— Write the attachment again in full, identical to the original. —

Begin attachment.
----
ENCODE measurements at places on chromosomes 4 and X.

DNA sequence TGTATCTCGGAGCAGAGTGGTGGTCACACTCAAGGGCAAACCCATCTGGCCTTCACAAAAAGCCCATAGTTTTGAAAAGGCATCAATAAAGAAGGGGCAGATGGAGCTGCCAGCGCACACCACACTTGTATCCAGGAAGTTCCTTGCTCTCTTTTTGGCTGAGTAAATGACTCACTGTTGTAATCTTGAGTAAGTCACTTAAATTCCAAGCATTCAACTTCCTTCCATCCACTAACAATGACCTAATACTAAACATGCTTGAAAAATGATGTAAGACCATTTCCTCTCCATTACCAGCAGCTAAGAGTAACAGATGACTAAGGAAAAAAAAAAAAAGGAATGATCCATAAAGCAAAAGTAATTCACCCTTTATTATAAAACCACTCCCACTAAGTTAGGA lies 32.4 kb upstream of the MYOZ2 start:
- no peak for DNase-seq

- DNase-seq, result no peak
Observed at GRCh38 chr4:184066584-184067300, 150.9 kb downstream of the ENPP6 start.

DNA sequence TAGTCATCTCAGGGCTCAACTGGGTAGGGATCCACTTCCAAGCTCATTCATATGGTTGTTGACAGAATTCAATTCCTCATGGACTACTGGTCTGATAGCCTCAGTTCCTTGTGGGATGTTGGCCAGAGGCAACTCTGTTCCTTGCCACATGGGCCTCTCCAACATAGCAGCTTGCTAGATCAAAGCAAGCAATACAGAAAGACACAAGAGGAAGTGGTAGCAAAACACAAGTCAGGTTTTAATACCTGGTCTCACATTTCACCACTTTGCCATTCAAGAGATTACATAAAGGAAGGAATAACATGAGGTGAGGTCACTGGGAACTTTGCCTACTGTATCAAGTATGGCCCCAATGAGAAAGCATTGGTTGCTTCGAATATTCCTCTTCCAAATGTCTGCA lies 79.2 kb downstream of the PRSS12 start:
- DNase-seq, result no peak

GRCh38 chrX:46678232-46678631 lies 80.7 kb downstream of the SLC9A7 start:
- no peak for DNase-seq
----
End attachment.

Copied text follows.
ENCODE measurements at places on chromosomes 4 and X.

DNA sequence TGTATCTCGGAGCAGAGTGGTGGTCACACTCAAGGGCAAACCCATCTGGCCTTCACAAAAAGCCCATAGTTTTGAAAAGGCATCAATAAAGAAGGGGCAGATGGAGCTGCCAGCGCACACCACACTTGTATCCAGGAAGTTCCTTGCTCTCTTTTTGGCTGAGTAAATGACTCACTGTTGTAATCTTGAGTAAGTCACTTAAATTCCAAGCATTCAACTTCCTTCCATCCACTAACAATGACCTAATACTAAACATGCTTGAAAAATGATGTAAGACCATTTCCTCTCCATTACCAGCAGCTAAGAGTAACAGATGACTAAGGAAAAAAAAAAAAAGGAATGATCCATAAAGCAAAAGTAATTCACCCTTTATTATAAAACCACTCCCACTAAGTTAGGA lies 32.4 kb upstream of the MYOZ2 start:
- no peak for DNase-seq

- DNase-seq, result no peak
Observed at GRCh38 chr4:184066584-184067300, 150.9 kb downstream of the ENPP6 start.

DNA sequence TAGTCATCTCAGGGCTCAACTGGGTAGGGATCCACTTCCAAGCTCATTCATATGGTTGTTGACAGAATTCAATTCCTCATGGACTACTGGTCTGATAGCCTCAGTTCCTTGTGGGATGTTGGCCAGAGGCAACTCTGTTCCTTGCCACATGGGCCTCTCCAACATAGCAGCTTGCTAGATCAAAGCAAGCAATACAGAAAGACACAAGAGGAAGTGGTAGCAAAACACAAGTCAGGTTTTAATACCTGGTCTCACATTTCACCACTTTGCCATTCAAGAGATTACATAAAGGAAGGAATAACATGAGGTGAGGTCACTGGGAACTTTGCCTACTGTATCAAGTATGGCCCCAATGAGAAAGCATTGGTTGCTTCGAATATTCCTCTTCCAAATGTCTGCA lies 79.2 kb downstream of the PRSS12 start:
- DNase-seq, result no peak

GRCh38 chrX:46678232-46678631 lies 80.7 kb downstream of the SLC9A7 start:
- no peak for DNase-seq